In an overwhelming vote Friday, the Senate gave its final approval to Senate Bill 212 to strengthen the state’s fight against illegal purchases of Oklahoma land by aliens and non-U.S. citizens. Sen. David Bullard, R-Durant, said with the proliferation of land grabs following the legalization of medical marijuana, the state must take swift, definitive action to preserve and protect Oklahoma and its citizens.
“I have been working to stop the foreign takeover of our state by means of illegally purchasing our land,” Bullard said. “To date, they have consumed over 380,000 acres of land. Senate Bill 212 closes the loopholes they are using and adds an affidavit to the process to create a paper trail for law enforcement to shut it down.”
SB 212 clarifies that no alien or any person who is not a U.S. citizen may directly or indirectly, through a business entity or trust, own land in Oklahoma unless otherwise authorized by current law. The measure requires any deed recorded with a county clerk to include an affidavit executed by the person or entity coming into title attesting that the person, business entity, or trust is lawfully obtaining the land and that no funding source is being used in the sale or transfer in violation of any states’ laws or federal law. The bill further requires an affidavit before a county clerk may record any deed. The attorney general would create a separate affidavit for individuals and for business entities or trusts to comply with this legislation. Businesses engaged in regulated interstate commerce in accordance with federal law would be exempt from this prohibition.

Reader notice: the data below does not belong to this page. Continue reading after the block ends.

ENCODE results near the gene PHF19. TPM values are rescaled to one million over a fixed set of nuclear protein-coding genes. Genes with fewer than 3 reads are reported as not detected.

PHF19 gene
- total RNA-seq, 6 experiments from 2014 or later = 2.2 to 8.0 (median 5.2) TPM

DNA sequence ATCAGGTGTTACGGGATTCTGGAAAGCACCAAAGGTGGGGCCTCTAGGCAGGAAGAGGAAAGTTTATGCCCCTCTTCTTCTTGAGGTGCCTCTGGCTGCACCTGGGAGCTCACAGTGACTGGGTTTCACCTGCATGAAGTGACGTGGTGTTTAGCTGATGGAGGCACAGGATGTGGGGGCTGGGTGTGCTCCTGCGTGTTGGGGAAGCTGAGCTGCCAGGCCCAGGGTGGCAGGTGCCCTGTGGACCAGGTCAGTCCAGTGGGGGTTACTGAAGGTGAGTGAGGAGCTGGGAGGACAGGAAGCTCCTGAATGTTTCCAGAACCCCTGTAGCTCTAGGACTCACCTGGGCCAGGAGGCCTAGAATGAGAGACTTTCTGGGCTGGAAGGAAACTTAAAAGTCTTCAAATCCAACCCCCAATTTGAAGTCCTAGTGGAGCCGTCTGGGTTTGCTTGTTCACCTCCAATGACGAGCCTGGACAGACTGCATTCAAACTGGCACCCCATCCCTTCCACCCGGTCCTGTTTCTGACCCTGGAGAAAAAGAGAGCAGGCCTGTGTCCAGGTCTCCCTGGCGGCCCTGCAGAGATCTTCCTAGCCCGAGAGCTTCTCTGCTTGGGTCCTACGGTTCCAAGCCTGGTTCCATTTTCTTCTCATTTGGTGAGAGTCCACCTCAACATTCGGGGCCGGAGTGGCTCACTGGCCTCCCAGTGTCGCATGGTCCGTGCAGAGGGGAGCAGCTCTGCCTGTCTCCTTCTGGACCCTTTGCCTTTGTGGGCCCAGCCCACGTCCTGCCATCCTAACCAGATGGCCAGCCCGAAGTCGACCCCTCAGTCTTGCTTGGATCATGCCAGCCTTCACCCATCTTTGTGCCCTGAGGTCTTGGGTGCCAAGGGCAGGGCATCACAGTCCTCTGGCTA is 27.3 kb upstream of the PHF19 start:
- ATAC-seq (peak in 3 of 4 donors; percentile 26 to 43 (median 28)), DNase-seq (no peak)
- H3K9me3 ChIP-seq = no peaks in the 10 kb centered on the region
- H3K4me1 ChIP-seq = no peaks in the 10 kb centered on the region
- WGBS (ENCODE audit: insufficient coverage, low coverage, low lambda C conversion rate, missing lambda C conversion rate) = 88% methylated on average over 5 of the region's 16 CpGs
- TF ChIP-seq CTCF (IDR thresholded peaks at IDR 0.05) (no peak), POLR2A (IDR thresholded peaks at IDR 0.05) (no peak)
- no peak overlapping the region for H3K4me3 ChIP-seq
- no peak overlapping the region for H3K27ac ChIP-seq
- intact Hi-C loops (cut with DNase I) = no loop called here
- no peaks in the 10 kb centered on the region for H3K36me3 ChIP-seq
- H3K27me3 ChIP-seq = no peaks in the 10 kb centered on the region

Rep. Justin Humphrey, R-Lane, is the bill’s principal House author, which now goes to the governor’s office.
“We know the grass is greener here in Oklahoma, but we don’t need the Red Chinese Communist Party, drug cartels or the mafia coming here to buy up our land to grow black market marijuana that will get shipped to other states or around the world,” Humphrey said. “This measure will help us crack down on this illegal foreign ownership of land in our state through straw purchasers and better protect our citizens. I’m glad to see it pass the Senate with our House amendments.”
If signed, the new law will go into effect Nov. 1, 2023.